You are here: Classroom in the Wild: Chesapeake Bay 2018 Report

Contact Us

Contact:
Maggie Burnette Stogner
Executive Director

McKinley, Room 236

Center for Environmental Filmmaking 4400 Massachusetts Avenue NW Washington, DC 20016 United States

Back to top

Classroom in the Wild Chesapeake Bay 2018

Report from Professor Chris Palmer

This year's Classroom in the Wild: Chesapeake Bay was a success despite cold weather. Gale force winds and freezing temperatures did not stop the class of 14 from capturing beautiful footage of the region. Every day, the group of undergraduate, graduates and non-AU students showed their enthusiasm and motivation to learn and help each other in the field.

SOC and MFA grad students Elizabeth Herzfeldt-Kamprath and Kent Wagner did a superb job of teaching the class. I warmly commend them.
 
I visited the class in the field and was very impressed by the students and by Kent and Elizabeth.
 
The class spent five days in the Bay region, staying at the Wye Island Natural Resources Management Area where they learned from filmmaking experts like Josh Newman and Sandy Cannon-Brown in the field and during Fireside Chats, filmed sunrises and learned about long-exposures to capture the night stars.
 
On a frigid day at Blackwater National Wildlife Refuge they had a wonderful presentation from Supervisory Wildlife Biologist, Matt Whitbeck, where they learned about the threat of rising sea levels. Ray Pattera also talked with the group about the land management strategies of the refuge and how to be good stewards of the land. The class spent the afternoon capturing stunning footage of birds and trees, learning critical techniques like waiting patiently for shots and how to effectively use the gear.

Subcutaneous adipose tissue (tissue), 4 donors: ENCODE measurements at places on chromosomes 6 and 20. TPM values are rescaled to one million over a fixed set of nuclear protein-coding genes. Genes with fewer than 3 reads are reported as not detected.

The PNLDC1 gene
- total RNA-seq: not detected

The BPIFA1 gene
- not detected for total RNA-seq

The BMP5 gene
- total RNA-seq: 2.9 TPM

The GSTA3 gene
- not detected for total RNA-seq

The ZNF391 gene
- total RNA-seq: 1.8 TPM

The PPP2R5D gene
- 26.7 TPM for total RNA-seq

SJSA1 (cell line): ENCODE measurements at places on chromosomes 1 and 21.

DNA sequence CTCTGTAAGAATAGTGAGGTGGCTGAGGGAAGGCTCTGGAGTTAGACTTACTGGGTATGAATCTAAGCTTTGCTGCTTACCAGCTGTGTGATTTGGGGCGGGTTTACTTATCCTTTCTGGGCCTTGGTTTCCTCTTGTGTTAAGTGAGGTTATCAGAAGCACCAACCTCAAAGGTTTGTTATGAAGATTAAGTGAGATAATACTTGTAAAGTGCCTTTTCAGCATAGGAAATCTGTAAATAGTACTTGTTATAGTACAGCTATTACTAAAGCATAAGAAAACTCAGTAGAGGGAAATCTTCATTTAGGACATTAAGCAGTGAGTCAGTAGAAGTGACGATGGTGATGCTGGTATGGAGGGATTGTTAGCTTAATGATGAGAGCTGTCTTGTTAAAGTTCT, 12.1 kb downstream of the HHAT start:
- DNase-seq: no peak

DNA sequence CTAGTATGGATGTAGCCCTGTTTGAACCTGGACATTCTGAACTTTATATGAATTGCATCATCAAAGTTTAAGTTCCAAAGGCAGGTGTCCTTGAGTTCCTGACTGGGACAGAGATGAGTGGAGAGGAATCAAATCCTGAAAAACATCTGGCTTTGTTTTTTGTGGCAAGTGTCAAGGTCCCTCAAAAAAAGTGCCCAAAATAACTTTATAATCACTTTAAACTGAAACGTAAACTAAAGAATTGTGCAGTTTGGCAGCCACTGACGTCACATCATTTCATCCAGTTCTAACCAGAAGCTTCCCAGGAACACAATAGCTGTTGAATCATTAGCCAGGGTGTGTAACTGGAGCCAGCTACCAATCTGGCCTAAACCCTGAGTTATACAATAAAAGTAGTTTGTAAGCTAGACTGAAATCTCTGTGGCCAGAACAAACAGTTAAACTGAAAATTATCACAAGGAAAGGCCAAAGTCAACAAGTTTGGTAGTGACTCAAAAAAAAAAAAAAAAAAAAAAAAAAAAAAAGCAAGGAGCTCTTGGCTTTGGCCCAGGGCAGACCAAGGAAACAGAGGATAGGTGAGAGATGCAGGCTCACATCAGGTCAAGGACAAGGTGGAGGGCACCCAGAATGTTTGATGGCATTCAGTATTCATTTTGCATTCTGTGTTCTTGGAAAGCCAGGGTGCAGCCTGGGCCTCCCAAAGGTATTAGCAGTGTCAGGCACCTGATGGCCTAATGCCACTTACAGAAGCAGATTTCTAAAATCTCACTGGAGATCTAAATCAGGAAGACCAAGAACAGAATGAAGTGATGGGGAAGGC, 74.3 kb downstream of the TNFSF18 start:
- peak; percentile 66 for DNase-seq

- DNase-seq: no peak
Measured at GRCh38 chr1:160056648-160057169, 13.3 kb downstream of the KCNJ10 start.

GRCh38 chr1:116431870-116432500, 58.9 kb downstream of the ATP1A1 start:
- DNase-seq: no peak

They spent a day with Katey Nelson, the education manager at the Chesapeake Bay Environmental Center (CBEC), where they learned about birds of prey rehabilitation, aquaponics and the challenges currently facing the Bay and its migrating birds.
 
Back in the edit room at AU, Don Fish addressed the group with a wonderful look into his editing work at Discovery Channel and National Geographic. The students then dug into editing and all produced top-quality videos, audio montages and photo series that highlight the beauty of the Chesapeake Bay, the challenges it faces and some of the fascinating people who are dedicating their lives to protecting it.
 
The films will screen at a special Center for Environmental Filmmaking event in the Doyle/Forman Theater in the fall.
 
I'd like to commend each one of the students for their enthusiasm, creativity and hard work throughout the week: Robert Boyd, Christopher Cassidy, Samantha Daley, Ashley Gary, Caroline Kettlewell, Gabriella Krevat, Christopher Lapinski, Ashley Luke, Niall Patrick, Jake Raimer, Hillary Reskin, Shannon Shikles, Amelia Tyson, and Kira Zimmerman. Their commitment to learning the craft, inquisitive spirits and compassion for the future of the Chesapeake Bay was inspiring and motivating.
 
The feedback from the students was very positive. Kira wrote that it was "a course that exceeded my expectations in every way possible!" Shannon wrote that, "I really learned so much in this short week.”
 
In addition to Kent and Elizabeth, I want to thank all my SOC colleagues who do so much to support Classroom in the Wild, including Jeff Rutenbeck, Laura Bondurant, Brigid Maher, Laura Murray, Melanie Werner, Nicole Cusick, Jean McGee, Geoff Turner, Jeffrey Madison, John Zollinger, Tia Milledge, George Marshall, Christine Frezek, Kayla Ferguson, and Tara Flakker. Thank you all!